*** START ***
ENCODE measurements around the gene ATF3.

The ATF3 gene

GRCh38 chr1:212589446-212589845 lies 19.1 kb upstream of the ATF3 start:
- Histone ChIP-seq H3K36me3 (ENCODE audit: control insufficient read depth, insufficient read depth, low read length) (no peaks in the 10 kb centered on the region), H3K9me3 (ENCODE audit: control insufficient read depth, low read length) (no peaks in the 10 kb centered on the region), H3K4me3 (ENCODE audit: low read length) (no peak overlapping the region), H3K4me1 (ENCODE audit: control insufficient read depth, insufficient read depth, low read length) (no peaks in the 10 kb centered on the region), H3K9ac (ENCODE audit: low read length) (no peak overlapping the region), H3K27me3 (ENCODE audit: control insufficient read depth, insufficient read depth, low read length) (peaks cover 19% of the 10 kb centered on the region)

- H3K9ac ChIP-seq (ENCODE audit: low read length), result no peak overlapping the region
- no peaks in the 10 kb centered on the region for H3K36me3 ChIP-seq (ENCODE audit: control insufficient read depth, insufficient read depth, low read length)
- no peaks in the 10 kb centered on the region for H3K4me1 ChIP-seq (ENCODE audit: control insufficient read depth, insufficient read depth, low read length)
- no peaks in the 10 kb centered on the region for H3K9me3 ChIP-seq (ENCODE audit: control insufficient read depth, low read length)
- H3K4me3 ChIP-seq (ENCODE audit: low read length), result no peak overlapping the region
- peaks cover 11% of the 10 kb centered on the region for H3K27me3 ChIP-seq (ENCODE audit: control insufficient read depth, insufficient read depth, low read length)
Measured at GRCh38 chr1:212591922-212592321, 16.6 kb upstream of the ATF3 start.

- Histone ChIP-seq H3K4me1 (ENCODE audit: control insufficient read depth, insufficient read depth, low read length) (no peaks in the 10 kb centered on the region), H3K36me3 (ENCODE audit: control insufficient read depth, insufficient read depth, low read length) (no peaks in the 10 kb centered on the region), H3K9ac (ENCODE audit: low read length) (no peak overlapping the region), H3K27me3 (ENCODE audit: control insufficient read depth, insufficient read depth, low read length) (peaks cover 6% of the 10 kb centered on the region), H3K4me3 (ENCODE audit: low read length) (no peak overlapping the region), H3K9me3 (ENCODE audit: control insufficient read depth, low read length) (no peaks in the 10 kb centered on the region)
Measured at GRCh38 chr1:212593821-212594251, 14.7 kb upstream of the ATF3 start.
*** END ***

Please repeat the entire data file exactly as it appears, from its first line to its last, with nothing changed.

ENCODE measurements around the gene ATF3.

The ATF3 gene

GRCh38 chr1:212589446-212589845 lies 19.1 kb upstream of the ATF3 start:
- Histone ChIP-seq H3K36me3 (ENCODE audit: control insufficient read depth, insufficient read depth, low read length) (no peaks in the 10 kb centered on the region), H3K9me3 (ENCODE audit: control insufficient read depth, low read length) (no peaks in the 10 kb centered on the region), H3K4me3 (ENCODE audit: low read length) (no peak overlapping the region), H3K4me1 (ENCODE audit: control insufficient read depth, insufficient read depth, low read length) (no peaks in the 10 kb centered on the region), H3K9ac (ENCODE audit: low read length) (no peak overlapping the region), H3K27me3 (ENCODE audit: control insufficient read depth, insufficient read depth, low read length) (peaks cover 19% of the 10 kb centered on the region)

- H3K9ac ChIP-seq (ENCODE audit: low read length), result no peak overlapping the region
- no peaks in the 10 kb centered on the region for H3K36me3 ChIP-seq (ENCODE audit: control insufficient read depth, insufficient read depth, low read length)
- no peaks in the 10 kb centered on the region for H3K4me1 ChIP-seq (ENCODE audit: control insufficient read depth, insufficient read depth, low read length)
- no peaks in the 10 kb centered on the region for H3K9me3 ChIP-seq (ENCODE audit: control insufficient read depth, low read length)
- H3K4me3 ChIP-seq (ENCODE audit: low read length), result no peak overlapping the region
- peaks cover 11% of the 10 kb centered on the region for H3K27me3 ChIP-seq (ENCODE audit: control insufficient read depth, insufficient read depth, low read length)
Measured at GRCh38 chr1:212591922-212592321, 16.6 kb upstream of the ATF3 start.

- Histone ChIP-seq H3K4me1 (ENCODE audit: control insufficient read depth, insufficient read depth, low read length) (no peaks in the 10 kb centered on the region), H3K36me3 (ENCODE audit: control insufficient read depth, insufficient read depth, low read length) (no peaks in the 10 kb centered on the region), H3K9ac (ENCODE audit: low read length) (no peak overlapping the region), H3K27me3 (ENCODE audit: control insufficient read depth, insufficient read depth, low read length) (peaks cover 6% of the 10 kb centered on the region), H3K4me3 (ENCODE audit: low read length) (no peak overlapping the region), H3K9me3 (ENCODE audit: control insufficient read depth, low read length) (no peaks in the 10 kb centered on the region)
Measured at GRCh38 chr1:212593821-212594251, 14.7 kb upstream of the ATF3 start.